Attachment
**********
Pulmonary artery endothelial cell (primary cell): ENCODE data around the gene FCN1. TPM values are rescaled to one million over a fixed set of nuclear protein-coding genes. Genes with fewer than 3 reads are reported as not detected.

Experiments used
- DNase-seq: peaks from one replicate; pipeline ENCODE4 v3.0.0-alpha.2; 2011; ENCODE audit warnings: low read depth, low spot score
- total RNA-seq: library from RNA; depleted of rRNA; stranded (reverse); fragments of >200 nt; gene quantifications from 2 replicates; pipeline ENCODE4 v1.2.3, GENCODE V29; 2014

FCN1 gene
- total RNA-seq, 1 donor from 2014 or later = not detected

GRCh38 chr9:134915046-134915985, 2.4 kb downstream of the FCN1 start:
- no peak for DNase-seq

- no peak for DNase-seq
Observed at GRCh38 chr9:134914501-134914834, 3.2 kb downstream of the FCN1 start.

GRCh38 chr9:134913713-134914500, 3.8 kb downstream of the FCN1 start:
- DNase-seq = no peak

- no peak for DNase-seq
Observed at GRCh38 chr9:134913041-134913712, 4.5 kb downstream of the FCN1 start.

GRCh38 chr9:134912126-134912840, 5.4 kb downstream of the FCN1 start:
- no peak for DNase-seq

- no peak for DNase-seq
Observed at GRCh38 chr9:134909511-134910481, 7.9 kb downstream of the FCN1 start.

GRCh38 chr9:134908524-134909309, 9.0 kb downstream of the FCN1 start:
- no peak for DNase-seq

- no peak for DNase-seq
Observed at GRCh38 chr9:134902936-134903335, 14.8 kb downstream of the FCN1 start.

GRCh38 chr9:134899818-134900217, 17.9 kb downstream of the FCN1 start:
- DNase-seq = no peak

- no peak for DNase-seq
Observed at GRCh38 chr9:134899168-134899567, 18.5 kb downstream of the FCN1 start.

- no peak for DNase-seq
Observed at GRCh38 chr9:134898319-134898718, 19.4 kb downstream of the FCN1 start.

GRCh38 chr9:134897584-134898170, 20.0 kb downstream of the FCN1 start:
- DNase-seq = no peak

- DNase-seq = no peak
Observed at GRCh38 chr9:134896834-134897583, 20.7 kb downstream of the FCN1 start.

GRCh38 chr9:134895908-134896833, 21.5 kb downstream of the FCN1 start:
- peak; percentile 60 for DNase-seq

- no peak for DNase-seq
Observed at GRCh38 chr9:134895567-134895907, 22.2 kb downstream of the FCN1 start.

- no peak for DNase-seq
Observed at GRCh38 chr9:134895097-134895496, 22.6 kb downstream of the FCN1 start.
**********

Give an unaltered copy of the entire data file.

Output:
Pulmonary artery endothelial cell (primary cell): ENCODE data around the gene FCN1. TPM values are rescaled to one million over a fixed set of nuclear protein-coding genes. Genes with fewer than 3 reads are reported as not detected.

Experiments used
- DNase-seq: peaks from one replicate; pipeline ENCODE4 v3.0.0-alpha.2; 2011; ENCODE audit warnings: low read depth, low spot score
- total RNA-seq: library from RNA; depleted of rRNA; stranded (reverse); fragments of >200 nt; gene quantifications from 2 replicates; pipeline ENCODE4 v1.2.3, GENCODE V29; 2014

FCN1 gene
- total RNA-seq, 1 donor from 2014 or later = not detected

GRCh38 chr9:134915046-134915985, 2.4 kb downstream of the FCN1 start:
- no peak for DNase-seq

- no peak for DNase-seq
Observed at GRCh38 chr9:134914501-134914834, 3.2 kb downstream of the FCN1 start.

GRCh38 chr9:134913713-134914500, 3.8 kb downstream of the FCN1 start:
- DNase-seq = no peak

- no peak for DNase-seq
Observed at GRCh38 chr9:134913041-134913712, 4.5 kb downstream of the FCN1 start.

GRCh38 chr9:134912126-134912840, 5.4 kb downstream of the FCN1 start:
- no peak for DNase-seq

- no peak for DNase-seq
Observed at GRCh38 chr9:134909511-134910481, 7.9 kb downstream of the FCN1 start.

GRCh38 chr9:134908524-134909309, 9.0 kb downstream of the FCN1 start:
- no peak for DNase-seq

- no peak for DNase-seq
Observed at GRCh38 chr9:134902936-134903335, 14.8 kb downstream of the FCN1 start.

GRCh38 chr9:134899818-134900217, 17.9 kb downstream of the FCN1 start:
- DNase-seq = no peak

- no peak for DNase-seq
Observed at GRCh38 chr9:134899168-134899567, 18.5 kb downstream of the FCN1 start.

- no peak for DNase-seq
Observed at GRCh38 chr9:134898319-134898718, 19.4 kb downstream of the FCN1 start.

GRCh38 chr9:134897584-134898170, 20.0 kb downstream of the FCN1 start:
- DNase-seq = no peak

- DNase-seq = no peak
Observed at GRCh38 chr9:134896834-134897583, 20.7 kb downstream of the FCN1 start.

GRCh38 chr9:134895908-134896833, 21.5 kb downstream of the FCN1 start:
- peak; percentile 60 for DNase-seq

- no peak for DNase-seq
Observed at GRCh38 chr9:134895567-134895907, 22.2 kb downstream of the FCN1 start.

- no peak for DNase-seq
Observed at GRCh38 chr9:134895097-134895496, 22.6 kb downstream of the FCN1 start.